“It’s my age that’s got me where I am,” he admits, “but it’s bad because you don’t want to be compared only to other 16-year-olds, but to everyone else as well. I don’t want people to say, ‘because he’s only 16, he’s number 2,’ I want them to say, ‘because he’s a rapper that’s good he’s number 2 – he deserves it’.”
Nehru is often compared to Joey Bada$$, another teen rallying against obnoxious brat-rap in favour for a back-in-the-day, vintage hip-hop sound. Bada$$ currently has the lead on Nehru, by a year in age and more than that in blog frenzy, but if you like one you’ll definitely like the other; it’s just rotten timing for Bishop, who probably thought he was the only kid making these mellow tunes against the tide created by ‘Yonkers’ and the obscene likes of Azealia Banks.
Bada$$ – now two mixtapes in with a debut album ready to go – no doubt benefits from his Flatbush, Brooklyn, neighbourhood, but Nehru is happy Upstate. He has no interest in dressing up Rockland County as the badlands it isn’t, or as the affluent area it’s not. His hometown is, “not bad, but not good”, simply ok, something that you rarely hear from young rappers who’ve learned that the Project is not where you want to be but it’s definitely where you want to be from. Bishop Nehru is a bit too honest for all that, because it’s honesty that he takes most seriously of all. “Tyler, The Creator has the career I’d like,” he tells me. “He looks like he has a lot of fun, but he seems a bit depressed about people approaching him a lot, so that’s not so good. He’s the only one that’s himself, though, and that’s key, to stay yourself.”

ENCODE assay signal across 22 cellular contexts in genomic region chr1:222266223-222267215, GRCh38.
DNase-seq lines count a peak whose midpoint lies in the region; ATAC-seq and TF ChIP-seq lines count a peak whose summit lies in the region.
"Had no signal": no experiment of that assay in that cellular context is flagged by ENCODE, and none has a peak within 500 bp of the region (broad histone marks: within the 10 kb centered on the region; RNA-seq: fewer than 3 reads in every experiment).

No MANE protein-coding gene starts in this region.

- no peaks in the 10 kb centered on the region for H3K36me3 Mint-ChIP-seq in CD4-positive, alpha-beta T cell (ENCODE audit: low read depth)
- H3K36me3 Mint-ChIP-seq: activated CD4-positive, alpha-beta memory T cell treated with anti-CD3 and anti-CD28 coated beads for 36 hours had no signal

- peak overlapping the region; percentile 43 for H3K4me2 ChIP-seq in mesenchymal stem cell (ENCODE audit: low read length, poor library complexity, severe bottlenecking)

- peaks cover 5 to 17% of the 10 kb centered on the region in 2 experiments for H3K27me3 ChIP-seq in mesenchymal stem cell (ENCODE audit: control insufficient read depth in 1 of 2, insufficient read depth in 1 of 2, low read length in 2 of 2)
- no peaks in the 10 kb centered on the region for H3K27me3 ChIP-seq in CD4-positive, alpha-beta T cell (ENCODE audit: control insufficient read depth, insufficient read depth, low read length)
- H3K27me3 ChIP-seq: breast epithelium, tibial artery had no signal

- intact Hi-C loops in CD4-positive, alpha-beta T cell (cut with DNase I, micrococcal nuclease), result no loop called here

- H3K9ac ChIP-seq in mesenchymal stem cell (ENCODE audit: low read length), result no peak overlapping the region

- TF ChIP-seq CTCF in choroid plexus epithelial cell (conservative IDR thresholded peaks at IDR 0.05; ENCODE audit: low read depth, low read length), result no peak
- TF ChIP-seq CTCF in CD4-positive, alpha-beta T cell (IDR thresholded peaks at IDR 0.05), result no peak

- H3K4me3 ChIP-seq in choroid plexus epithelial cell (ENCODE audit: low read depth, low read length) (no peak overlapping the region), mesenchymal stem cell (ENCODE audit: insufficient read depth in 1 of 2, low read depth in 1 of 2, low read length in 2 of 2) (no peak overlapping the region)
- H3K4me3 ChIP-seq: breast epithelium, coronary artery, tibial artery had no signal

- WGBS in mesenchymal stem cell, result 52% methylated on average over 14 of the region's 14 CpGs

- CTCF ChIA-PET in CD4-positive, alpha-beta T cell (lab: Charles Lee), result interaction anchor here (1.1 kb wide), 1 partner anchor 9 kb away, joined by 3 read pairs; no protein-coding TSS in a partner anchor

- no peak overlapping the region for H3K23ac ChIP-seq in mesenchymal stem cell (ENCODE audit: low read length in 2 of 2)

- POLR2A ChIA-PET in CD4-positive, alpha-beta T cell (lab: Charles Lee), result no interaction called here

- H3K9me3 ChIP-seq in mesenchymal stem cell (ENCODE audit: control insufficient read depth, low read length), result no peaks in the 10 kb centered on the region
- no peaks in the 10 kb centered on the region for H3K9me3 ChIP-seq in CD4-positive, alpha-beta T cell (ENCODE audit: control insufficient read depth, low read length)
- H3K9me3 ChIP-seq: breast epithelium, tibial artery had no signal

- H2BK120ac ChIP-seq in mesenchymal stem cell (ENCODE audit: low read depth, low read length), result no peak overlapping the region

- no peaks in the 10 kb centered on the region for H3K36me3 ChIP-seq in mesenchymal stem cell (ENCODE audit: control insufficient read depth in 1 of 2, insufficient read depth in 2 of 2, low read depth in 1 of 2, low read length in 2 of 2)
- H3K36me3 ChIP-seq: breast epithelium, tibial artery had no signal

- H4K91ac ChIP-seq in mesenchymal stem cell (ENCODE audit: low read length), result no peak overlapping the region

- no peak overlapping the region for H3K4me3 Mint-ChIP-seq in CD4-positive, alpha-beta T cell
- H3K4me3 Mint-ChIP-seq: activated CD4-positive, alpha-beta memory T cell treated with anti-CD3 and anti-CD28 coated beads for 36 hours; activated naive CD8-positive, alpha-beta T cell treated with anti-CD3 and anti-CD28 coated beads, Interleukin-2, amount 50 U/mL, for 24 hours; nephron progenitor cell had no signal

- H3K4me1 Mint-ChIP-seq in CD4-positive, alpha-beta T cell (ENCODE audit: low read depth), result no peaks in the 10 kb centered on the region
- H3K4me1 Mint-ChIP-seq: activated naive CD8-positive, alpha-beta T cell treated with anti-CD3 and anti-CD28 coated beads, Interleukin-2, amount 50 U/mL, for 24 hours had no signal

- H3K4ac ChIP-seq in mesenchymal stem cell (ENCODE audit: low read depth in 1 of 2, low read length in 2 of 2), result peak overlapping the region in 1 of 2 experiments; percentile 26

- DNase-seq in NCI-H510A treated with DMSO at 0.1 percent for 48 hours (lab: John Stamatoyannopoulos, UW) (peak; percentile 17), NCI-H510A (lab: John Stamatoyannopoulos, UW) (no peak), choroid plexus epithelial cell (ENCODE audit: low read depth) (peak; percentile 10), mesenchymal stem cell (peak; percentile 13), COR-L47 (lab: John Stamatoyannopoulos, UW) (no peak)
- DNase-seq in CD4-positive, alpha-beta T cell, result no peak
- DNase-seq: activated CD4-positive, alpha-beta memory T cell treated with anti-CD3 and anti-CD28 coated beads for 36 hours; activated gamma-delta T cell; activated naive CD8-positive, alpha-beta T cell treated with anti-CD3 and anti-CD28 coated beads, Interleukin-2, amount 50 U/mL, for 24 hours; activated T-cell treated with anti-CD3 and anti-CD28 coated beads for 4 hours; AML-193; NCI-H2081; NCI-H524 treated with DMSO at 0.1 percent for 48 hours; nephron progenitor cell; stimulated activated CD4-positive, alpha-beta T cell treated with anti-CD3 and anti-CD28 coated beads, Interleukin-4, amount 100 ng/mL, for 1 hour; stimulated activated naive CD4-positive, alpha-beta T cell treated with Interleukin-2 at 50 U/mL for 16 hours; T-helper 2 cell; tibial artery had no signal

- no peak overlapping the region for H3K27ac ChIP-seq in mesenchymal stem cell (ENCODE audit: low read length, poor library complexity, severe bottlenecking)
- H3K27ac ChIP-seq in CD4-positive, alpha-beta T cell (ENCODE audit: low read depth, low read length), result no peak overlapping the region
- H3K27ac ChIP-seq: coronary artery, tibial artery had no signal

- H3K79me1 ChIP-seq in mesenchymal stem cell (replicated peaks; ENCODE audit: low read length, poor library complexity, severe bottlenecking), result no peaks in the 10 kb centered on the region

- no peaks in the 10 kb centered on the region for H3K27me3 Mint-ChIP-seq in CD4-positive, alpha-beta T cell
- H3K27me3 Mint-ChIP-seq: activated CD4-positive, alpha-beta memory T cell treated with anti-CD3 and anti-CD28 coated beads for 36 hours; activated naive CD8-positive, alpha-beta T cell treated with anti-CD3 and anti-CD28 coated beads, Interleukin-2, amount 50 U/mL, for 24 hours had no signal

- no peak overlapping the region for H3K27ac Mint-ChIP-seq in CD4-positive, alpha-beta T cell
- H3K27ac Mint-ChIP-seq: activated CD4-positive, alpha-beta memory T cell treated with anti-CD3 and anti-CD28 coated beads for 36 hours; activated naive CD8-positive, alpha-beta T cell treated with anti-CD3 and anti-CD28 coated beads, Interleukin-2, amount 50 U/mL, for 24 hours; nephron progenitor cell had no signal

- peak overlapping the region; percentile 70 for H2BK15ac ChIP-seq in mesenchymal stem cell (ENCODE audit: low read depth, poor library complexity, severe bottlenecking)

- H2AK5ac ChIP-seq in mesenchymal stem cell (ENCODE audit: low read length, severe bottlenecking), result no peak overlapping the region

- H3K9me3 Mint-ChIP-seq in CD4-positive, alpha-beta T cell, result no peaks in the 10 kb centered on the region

Nehru manages this by staying in school, even when he’s flying across the world to support Doom and Ghostface Killer, by rejecting stereotype and, he says, by making music his personal shrink. “When I make a track, first I think of anything that has affected me, so it can’t hurt me anymore. Music is therapy. So I find something that is reoccurring in my mind and I expose it, because once something is exposed you can only heal after that. That’s my basic approach. I then make a beat, and that’s basically the Band Aid, which is going to help it heal, and after that the video would be… the scab,” he says after a pause. “Everything’s good, it’s all glued together.”